By next autumn the first small steps will likely have begun: the planting of slender-branched willow oak trees along Pennsylvania Avenue, the widening of sidewalks, some changes in the alignment of Washington's ceremonial "main street."
Then, if all goest according to plan, a major stride will be taken: the restoration of the historic Willard Hotel, which has been vacant since 1968.
Pennsylvania Avenue is to be redeveloped. After 15 years of planning and controversy, Congress has granted an initial $29 million to revitalize the avenue and the surrounding area. President Carter signed a measure including the funds last week. Yesterday the government-sponsored Pennsylvania Avenue Development Corp. held a news conference to mark the long-sought breakthrough.
"This fall, you will see some visible signs of our effort," Elwood R. Quesdada, the development corporation's chairman, said during the news session.
Quesada and other officials promised a cornucopia of welcome changes: tree-shaded walks, public plazas, new housing and shops, preservation of historic buildings, lessensed traffic congestion, a revival of downtown nightlife, and an influx of thousands of new residents to Washington's long-deteriorating central strip.
The rejuvenation of Pennsylvania Avenue, nonetheless, is expected to take many years. "I think an optimistic number of years would be 10 and you shouldn't be surprised it it would be 15 (years)," Quesada said.
The Willard Hotel is entangled in a court suit. Other property in line for redevelopment must be appraised and taken over by the Pennsylvania Avenue Development Corp., which then will lease it to private developers. Bids must be solicited, contracts negotiated, engineering studies carried out and architectural plans drawn up. Zoning restrictions and the city's controversial rent control law are among other issues confronting the developers.
In all, the Pennsylvania Avenue Development Corp. hopes to spend $130 million in government money and to persuade private developers to invests another $400 million to $500 million in the area, a spokeswoman said.
The fall planting of willow oaks is expected to be the first sign of change along the avenue. Three rows of trees are to be planted on the north side of the avenue and two rows on the south side near the new National Gallery of Art annex, at 3rd Street NW. Also the sidewalks there will be widened, officials, said.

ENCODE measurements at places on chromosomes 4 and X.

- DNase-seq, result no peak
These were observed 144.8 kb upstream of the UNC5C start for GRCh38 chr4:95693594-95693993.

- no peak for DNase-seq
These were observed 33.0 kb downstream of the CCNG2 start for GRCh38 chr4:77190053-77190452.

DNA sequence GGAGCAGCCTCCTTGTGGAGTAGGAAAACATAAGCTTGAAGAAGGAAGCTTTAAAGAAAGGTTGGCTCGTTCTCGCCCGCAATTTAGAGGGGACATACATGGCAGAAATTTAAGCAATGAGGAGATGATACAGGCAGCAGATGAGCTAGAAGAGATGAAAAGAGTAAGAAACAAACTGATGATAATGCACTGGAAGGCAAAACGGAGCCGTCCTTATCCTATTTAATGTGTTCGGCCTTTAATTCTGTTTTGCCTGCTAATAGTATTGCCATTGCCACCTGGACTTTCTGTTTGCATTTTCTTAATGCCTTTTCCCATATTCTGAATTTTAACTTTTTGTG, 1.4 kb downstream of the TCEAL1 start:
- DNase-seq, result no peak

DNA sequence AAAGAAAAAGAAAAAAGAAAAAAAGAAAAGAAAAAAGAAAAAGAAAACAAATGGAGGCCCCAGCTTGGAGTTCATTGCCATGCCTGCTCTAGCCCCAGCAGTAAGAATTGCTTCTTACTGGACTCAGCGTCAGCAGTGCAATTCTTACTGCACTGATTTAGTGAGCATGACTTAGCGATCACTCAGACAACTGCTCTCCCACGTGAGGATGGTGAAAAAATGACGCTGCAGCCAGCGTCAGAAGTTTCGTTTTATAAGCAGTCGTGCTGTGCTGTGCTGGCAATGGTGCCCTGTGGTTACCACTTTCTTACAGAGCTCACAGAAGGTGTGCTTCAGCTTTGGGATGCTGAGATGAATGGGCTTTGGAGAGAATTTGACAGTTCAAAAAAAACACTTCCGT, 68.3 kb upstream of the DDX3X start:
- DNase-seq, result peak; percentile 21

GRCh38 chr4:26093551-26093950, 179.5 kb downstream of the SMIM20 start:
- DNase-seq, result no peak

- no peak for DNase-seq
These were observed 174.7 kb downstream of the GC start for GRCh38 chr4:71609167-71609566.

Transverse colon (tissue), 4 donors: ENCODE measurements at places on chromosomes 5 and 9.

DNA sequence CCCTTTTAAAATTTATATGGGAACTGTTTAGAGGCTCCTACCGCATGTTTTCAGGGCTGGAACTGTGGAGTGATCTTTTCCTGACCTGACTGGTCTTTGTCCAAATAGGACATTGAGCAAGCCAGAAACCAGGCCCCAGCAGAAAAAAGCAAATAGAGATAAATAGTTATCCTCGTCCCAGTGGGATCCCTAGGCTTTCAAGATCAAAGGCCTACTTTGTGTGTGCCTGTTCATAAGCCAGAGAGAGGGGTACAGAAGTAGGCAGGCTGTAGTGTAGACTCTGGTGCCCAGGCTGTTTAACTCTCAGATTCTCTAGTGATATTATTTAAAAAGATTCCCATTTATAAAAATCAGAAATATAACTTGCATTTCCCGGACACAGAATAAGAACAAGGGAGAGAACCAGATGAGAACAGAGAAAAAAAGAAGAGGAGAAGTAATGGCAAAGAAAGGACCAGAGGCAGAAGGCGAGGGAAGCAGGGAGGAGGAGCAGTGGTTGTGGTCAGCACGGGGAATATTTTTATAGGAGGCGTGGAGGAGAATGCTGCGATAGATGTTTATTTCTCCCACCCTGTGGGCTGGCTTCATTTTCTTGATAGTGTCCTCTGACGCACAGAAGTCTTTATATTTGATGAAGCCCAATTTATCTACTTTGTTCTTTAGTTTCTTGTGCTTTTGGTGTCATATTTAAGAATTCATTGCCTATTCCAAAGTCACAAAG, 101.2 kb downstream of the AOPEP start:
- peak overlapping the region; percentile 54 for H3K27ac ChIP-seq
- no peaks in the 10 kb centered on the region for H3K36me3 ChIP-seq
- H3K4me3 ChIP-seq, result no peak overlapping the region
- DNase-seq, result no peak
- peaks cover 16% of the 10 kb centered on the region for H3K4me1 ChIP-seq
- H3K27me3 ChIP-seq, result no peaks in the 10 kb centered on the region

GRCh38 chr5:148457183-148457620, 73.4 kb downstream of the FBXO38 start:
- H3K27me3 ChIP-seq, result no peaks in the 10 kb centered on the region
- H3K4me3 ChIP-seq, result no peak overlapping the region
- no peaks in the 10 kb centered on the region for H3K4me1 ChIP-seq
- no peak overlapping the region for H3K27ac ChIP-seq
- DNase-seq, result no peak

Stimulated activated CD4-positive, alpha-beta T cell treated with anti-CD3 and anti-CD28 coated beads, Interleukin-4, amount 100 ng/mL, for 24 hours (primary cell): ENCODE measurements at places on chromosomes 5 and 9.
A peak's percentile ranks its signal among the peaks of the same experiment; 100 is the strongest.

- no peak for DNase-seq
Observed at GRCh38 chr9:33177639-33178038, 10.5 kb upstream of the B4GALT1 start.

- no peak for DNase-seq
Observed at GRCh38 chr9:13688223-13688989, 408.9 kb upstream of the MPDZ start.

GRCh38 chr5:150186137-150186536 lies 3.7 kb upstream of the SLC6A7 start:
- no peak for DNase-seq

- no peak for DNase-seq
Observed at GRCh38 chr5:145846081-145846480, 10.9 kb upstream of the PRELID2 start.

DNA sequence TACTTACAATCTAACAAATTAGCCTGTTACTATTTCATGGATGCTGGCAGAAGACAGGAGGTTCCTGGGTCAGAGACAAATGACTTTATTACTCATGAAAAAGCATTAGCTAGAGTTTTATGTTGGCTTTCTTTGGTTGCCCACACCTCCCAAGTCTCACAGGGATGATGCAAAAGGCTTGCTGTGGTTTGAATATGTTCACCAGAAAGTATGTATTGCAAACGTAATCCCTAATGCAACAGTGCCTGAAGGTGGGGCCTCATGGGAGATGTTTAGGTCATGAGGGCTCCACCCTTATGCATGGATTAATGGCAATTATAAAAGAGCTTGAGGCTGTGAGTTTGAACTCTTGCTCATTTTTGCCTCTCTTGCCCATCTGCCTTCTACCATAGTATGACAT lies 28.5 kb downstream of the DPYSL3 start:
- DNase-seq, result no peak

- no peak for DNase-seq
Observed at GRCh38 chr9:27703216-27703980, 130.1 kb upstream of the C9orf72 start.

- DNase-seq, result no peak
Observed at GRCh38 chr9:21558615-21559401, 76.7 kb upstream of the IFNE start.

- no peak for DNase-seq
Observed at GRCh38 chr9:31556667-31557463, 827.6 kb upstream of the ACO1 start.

Later this year, another change in Pennsylvania Avenue will begin to take place between 13th and 14th Streets NW. A public square and fountain are to bre created in the center of the avenue, with traffic to be routed around them. This undertaking may take two to three years, the corporation's spokeswoman said.
The first structure along the avenue expected to be taken over by the development corporation is the beaux arts Willard Hotel, at 14th Street NW, which was built in 1901 and has recently been the subject of a U.S. Court of Claims suit. The hotel's restoration is thought likely to cost $17 million the corporation's spokeswoman said.
The Pennsylvania Avenue Development Corp. has already had what officials described yesterday as serious discussions with three films interested in refurbishing the Willard. One, they said, is Oliver T. Carr Inc., a major Washington developer. The other two are out-of-town companies whose identities were not disclosed.
Among the next privately owned properties to be acquired by the development corp. officials said yesterday, would probably be the sites of the defunct Lansburgh's and Kann's department stores. They will give way, the officials said, to a "superblock" between 7th and 9th Streets north of Pennsylvania Avenue - an unusual complex of offices, shops, high-rise apartment buildings and small row houses.
All along the historic avenue, development officials appear to be searching for a touch of elegance, including such architechural concepts as terracing. "It would be a very lovely concept," Quesada said yesterday, "if it can be implemented."